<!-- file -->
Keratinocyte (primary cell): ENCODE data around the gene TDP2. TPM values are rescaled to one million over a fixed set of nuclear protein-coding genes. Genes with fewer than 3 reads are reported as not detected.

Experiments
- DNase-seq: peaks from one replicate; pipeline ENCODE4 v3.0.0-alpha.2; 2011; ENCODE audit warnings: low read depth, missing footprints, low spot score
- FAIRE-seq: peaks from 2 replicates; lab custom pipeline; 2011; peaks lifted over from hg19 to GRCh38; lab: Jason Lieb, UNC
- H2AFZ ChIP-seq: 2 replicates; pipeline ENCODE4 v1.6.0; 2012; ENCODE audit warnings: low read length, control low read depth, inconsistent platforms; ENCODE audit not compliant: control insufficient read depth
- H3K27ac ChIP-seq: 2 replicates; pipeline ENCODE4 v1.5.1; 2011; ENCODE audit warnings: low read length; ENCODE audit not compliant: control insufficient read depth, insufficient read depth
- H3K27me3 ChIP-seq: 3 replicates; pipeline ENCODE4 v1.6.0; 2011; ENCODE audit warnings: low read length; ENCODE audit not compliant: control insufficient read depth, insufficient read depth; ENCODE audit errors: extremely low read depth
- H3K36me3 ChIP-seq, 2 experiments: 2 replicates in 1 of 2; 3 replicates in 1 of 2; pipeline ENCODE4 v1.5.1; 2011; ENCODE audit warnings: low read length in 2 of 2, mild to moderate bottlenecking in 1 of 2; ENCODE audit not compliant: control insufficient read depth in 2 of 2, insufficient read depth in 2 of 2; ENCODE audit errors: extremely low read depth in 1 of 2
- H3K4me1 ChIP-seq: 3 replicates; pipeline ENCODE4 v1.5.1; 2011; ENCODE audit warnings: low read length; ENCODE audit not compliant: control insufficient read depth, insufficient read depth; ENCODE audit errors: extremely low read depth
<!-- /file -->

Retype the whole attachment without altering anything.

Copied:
Keratinocyte (primary cell): ENCODE data around the gene TDP2. TPM values are rescaled to one million over a fixed set of nuclear protein-coding genes. Genes with fewer than 3 reads are reported as not detected.

Experiments
- DNase-seq: peaks from one replicate; pipeline ENCODE4 v3.0.0-alpha.2; 2011; ENCODE audit warnings: low read depth, missing footprints, low spot score
- FAIRE-seq: peaks from 2 replicates; lab custom pipeline; 2011; peaks lifted over from hg19 to GRCh38; lab: Jason Lieb, UNC
- H2AFZ ChIP-seq: 2 replicates; pipeline ENCODE4 v1.6.0; 2012; ENCODE audit warnings: low read length, control low read depth, inconsistent platforms; ENCODE audit not compliant: control insufficient read depth
- H3K27ac ChIP-seq: 2 replicates; pipeline ENCODE4 v1.5.1; 2011; ENCODE audit warnings: low read length; ENCODE audit not compliant: control insufficient read depth, insufficient read depth
- H3K27me3 ChIP-seq: 3 replicates; pipeline ENCODE4 v1.6.0; 2011; ENCODE audit warnings: low read length; ENCODE audit not compliant: control insufficient read depth, insufficient read depth; ENCODE audit errors: extremely low read depth
- H3K36me3 ChIP-seq, 2 experiments: 2 replicates in 1 of 2; 3 replicates in 1 of 2; pipeline ENCODE4 v1.5.1; 2011; ENCODE audit warnings: low read length in 2 of 2, mild to moderate bottlenecking in 1 of 2; ENCODE audit not compliant: control insufficient read depth in 2 of 2, insufficient read depth in 2 of 2; ENCODE audit errors: extremely low read depth in 1 of 2
- H3K4me1 ChIP-seq: 3 replicates; pipeline ENCODE4 v1.5.1; 2011; ENCODE audit warnings: low read length; ENCODE audit not compliant: control insufficient read depth, insufficient read depth; ENCODE audit errors: extremely low read depth